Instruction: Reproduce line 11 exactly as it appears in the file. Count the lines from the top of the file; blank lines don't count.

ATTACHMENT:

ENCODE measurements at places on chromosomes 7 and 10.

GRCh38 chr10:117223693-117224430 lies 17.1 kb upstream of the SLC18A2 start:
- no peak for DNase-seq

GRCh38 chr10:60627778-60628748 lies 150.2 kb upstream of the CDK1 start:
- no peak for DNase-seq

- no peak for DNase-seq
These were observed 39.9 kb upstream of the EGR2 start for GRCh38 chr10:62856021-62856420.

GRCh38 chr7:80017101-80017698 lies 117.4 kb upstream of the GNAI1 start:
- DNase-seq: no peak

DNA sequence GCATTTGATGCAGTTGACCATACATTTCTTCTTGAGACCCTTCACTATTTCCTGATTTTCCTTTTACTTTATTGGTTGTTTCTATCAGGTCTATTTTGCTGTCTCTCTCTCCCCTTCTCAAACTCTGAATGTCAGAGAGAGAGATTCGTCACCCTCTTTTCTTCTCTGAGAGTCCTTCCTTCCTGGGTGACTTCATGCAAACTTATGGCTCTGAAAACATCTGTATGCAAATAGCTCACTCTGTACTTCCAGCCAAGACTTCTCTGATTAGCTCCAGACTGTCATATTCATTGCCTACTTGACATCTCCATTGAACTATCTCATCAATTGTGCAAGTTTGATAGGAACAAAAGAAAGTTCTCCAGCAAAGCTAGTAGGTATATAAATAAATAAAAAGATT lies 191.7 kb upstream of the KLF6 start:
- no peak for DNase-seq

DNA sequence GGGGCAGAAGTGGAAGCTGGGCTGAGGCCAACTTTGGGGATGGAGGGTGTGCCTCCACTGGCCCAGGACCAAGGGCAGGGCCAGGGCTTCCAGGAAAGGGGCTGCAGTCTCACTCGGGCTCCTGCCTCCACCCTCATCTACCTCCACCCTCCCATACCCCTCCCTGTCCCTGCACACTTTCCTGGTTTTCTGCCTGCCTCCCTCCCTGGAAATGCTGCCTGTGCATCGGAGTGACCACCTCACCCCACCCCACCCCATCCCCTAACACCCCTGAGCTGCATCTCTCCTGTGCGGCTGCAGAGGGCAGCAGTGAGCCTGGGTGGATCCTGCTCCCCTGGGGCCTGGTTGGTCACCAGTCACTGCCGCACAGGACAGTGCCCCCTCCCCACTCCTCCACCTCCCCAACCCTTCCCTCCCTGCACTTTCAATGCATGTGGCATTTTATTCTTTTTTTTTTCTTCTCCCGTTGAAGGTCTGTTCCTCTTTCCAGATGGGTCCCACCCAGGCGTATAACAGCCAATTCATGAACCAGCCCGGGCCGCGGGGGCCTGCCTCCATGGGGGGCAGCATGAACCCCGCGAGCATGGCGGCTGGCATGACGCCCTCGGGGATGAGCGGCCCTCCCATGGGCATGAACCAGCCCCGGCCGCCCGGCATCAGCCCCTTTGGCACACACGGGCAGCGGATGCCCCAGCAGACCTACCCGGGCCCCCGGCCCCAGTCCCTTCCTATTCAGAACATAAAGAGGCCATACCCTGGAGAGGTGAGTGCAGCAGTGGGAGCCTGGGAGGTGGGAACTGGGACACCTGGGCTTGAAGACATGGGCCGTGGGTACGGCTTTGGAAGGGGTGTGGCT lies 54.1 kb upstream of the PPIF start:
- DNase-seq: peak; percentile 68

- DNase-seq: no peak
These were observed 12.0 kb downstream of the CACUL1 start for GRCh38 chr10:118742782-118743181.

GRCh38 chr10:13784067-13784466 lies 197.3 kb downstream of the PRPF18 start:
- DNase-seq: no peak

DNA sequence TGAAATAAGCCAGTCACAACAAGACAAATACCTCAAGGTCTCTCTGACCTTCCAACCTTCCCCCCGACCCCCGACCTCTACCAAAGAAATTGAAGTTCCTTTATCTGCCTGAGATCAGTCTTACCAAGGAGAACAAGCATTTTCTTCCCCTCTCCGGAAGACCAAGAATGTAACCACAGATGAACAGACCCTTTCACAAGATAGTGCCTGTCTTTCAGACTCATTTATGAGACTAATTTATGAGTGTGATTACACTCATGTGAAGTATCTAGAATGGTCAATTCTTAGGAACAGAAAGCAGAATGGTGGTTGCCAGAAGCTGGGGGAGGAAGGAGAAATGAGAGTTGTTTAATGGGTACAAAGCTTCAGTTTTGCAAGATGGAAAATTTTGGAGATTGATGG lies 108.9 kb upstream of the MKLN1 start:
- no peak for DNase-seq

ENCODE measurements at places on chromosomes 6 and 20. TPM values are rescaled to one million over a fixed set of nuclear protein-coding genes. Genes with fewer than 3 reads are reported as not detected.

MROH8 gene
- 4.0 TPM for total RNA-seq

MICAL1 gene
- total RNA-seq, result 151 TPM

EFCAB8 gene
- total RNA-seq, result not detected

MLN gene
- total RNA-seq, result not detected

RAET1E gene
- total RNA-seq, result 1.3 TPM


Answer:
- no peak for DNase-seq